PORTOROŽ, Slovenia—Nations gathered at the 68th International Whaling Commission meeting in Slovenia have unanimously adopted a proposal to provide critical IWC support for international negotiations on a global plastics treaty. The treaty would tackle the serious threats to whales, dolphins and porpoises (as well as other marine animals) posed by plastics, including entanglement and ingestion, both of which can lead to injury and death. The proposal was put forward by the European Union, the United Kingdom, the United States, South Korea, Panama and India.
Dr Madison Miketa, Humane Society International’s wildlife scientist, said: “Every year thousands of cetaceans are injured or killed by marine plastic pollution, whether it’s ingestion of marine debris, accumulation of micro-plastics, or entanglement in abandoned or lost fishing gear, which is also known as ghost gear. It is prolific and can remain in the ocean for hundreds of years, resulting in untold suffering and death. Marine debris can be mistaken as prey. For example, sperm whales mistake undulating plastic in the water for squid. So it’s really good news for whales that the IWC has adopted the EU’s resolution to support international negotiations on a global plastics treaty. The IWC can be a powerful force in our fight for plastic-free oceans, which would benefit all marine life.”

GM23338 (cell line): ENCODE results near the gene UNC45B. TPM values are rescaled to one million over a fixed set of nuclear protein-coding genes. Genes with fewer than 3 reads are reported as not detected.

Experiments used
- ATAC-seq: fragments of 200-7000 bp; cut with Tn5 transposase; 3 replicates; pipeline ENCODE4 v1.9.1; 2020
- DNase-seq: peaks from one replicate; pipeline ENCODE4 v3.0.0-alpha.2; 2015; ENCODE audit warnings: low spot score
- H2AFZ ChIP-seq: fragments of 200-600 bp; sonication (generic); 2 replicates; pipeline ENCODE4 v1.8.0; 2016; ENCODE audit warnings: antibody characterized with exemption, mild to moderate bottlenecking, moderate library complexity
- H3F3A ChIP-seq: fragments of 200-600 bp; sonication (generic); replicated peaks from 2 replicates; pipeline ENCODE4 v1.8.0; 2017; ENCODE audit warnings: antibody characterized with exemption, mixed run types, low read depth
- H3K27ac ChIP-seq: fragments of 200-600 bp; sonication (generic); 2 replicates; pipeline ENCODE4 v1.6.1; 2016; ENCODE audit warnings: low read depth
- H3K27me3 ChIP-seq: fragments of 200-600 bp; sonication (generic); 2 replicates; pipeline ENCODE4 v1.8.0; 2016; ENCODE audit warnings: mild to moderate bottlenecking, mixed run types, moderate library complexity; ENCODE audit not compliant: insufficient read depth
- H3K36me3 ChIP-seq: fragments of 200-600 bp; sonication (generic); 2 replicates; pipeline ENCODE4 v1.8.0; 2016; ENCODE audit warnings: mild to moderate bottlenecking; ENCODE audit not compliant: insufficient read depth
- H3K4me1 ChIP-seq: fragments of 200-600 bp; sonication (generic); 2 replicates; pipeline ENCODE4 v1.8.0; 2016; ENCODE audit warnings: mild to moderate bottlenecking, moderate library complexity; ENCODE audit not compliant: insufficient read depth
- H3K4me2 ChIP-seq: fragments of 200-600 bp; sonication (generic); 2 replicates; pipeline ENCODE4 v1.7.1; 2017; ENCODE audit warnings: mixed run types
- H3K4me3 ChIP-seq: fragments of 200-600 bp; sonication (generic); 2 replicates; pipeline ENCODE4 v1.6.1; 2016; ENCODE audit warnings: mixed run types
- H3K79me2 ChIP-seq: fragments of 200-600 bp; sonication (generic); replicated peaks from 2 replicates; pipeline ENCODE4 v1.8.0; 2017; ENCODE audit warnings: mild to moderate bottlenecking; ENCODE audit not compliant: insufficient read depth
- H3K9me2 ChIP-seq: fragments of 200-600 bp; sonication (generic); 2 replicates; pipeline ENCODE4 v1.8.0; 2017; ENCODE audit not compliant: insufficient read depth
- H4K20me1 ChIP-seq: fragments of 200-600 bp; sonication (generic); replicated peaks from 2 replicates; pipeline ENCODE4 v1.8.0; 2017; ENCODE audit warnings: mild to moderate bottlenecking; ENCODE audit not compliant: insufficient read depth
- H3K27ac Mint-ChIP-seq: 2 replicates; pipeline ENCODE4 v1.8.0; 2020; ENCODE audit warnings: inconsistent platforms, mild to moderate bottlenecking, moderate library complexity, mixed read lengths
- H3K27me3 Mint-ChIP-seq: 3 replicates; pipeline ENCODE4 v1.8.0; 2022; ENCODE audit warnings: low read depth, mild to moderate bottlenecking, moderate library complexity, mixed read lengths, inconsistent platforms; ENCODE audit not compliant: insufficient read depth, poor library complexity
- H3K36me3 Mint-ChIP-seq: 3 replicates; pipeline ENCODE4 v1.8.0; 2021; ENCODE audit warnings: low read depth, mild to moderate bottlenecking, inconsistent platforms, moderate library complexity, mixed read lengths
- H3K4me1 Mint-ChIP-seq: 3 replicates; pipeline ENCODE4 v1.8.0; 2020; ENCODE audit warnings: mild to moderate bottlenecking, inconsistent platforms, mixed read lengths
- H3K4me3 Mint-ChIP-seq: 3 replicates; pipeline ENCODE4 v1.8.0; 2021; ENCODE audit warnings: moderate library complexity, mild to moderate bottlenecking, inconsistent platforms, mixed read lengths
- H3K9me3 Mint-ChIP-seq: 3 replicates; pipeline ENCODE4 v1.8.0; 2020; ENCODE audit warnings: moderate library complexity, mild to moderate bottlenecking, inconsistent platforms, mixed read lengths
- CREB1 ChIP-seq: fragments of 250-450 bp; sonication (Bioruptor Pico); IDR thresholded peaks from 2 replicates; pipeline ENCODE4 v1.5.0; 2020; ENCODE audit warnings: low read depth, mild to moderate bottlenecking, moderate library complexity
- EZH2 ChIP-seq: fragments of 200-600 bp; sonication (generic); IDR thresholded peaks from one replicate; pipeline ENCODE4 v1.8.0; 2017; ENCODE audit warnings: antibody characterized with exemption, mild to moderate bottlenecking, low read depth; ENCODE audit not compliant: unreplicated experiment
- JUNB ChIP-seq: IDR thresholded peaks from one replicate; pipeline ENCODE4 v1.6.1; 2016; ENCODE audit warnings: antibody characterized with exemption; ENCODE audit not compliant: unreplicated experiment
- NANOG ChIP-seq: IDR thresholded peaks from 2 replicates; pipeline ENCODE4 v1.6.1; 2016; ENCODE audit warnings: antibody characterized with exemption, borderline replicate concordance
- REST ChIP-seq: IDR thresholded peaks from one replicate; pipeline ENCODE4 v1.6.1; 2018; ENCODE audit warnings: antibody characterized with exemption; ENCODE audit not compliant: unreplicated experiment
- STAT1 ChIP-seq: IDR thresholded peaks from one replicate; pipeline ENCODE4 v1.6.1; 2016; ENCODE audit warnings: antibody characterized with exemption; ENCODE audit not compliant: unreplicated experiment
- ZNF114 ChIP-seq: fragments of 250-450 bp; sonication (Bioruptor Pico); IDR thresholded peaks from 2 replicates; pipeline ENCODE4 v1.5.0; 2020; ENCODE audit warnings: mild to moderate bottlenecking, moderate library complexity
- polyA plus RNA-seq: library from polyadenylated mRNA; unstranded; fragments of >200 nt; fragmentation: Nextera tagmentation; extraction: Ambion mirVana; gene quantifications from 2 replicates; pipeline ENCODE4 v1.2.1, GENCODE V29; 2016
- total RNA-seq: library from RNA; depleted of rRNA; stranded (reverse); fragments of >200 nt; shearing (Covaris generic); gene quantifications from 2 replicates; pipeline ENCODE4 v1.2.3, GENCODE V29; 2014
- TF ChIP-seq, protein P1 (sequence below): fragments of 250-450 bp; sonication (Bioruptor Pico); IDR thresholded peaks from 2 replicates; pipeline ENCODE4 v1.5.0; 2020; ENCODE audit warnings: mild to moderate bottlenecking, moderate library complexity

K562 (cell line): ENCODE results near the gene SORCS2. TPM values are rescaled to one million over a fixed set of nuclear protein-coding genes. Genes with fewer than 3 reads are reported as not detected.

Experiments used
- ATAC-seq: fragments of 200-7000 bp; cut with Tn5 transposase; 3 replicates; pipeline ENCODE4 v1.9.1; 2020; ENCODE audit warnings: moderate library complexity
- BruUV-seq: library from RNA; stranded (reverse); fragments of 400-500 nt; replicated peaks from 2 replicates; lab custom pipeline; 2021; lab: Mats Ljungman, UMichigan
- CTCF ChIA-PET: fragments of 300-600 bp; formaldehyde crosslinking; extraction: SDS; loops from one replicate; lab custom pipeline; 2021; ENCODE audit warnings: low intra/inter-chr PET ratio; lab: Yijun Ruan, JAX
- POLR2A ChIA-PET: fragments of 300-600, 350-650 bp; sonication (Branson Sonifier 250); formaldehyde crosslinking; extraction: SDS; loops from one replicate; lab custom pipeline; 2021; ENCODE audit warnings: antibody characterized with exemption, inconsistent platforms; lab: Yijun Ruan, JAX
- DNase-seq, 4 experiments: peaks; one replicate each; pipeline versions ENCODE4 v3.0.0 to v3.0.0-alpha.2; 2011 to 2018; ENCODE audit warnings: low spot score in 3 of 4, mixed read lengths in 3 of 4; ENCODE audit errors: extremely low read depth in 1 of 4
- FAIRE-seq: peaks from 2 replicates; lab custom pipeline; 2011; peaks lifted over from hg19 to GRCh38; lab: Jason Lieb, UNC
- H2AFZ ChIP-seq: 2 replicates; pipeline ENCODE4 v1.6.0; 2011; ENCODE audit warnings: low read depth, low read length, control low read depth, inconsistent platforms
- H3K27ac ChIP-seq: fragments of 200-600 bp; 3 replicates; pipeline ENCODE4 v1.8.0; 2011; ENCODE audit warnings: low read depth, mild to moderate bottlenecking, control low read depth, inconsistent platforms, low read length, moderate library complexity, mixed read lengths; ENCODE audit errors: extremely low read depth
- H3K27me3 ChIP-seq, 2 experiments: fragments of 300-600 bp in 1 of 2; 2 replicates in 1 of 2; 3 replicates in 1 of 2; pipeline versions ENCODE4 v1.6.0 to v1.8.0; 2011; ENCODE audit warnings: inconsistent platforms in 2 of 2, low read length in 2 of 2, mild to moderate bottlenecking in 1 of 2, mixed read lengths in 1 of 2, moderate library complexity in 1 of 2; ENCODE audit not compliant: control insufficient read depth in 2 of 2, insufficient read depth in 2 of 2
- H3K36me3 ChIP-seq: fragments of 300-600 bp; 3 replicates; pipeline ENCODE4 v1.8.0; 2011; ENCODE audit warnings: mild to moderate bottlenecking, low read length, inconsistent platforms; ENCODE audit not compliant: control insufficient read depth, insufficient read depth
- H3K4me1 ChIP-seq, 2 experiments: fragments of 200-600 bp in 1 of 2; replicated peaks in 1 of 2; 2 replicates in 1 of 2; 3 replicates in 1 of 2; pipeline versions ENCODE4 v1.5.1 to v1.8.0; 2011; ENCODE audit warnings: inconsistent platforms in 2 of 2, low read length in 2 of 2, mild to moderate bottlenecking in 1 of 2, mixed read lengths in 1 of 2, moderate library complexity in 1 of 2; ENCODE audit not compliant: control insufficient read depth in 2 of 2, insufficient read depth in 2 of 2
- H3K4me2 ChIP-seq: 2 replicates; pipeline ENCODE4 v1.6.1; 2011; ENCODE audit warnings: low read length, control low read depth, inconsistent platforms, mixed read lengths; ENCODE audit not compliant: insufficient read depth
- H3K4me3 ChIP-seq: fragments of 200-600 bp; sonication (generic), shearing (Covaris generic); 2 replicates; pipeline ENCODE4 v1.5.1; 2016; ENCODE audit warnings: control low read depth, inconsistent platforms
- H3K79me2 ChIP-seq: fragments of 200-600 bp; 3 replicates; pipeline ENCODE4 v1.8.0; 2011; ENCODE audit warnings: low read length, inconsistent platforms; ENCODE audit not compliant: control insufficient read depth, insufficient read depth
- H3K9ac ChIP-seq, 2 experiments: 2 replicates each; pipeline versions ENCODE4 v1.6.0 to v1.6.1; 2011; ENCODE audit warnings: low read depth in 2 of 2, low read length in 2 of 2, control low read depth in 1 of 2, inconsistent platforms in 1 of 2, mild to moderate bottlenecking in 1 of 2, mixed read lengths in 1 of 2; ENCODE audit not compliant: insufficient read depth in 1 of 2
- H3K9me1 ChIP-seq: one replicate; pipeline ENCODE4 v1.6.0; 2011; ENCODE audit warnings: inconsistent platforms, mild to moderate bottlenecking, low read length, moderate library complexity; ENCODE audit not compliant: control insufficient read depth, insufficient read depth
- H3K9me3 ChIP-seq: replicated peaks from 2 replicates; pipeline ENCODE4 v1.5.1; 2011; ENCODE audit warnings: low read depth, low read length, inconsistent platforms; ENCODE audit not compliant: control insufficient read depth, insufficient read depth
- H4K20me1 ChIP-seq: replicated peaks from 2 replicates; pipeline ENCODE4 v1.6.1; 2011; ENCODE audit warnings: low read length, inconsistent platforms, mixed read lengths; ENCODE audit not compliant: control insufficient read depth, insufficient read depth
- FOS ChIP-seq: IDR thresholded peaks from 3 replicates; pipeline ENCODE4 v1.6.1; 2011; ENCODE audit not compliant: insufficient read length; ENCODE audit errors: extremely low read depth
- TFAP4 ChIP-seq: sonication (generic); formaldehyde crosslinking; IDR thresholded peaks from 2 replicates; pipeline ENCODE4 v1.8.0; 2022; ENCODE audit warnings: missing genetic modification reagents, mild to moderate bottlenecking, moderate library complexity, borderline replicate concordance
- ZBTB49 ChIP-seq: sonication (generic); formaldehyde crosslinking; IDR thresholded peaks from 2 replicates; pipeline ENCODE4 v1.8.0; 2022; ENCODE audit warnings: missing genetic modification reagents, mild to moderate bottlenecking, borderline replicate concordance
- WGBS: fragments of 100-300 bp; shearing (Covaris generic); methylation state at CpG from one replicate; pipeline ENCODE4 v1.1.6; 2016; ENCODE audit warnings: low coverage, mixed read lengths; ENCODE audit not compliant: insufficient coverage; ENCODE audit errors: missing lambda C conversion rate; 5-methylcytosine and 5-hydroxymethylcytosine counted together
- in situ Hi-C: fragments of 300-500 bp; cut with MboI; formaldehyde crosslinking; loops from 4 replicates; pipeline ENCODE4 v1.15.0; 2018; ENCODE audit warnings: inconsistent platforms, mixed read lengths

Some 13 million tonnes of plastic is estimated to enter the oceans each year, affecting approximately 68% of cetacean species. There are documented cases of plastic ingestion in at least 57 out of the 90 known cetacean species (63.3%) and ingestion of plastic has been recorded in all marine turtle species, and nearly half of all surveyed seabird and marine mammal species. Individuals who are not killed directly by ingestion of or entanglement in plastics, can still suffer secondary impacts such as malnutrition, restricted mobility and reduced reproduction or growth.
HSI’s whale experts at the IWC meeting are available for interviews.
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